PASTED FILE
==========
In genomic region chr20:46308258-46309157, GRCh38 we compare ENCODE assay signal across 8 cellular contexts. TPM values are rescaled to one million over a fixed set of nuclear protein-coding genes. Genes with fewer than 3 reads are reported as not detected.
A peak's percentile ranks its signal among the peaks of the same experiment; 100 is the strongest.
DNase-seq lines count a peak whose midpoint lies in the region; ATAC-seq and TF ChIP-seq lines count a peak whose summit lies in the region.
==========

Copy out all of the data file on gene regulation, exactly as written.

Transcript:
In genomic region chr20:46308258-46309157, GRCh38 we compare ENCODE assay signal across 8 cellular contexts. TPM values are rescaled to one million over a fixed set of nuclear protein-coding genes. Genes with fewer than 3 reads are reported as not detected.
A peak's percentile ranks its signal among the peaks of the same experiment; 100 is the strongest.
DNase-seq lines count a peak whose midpoint lies in the region; ATAC-seq and TF ChIP-seq lines count a peak whose summit lies in the region.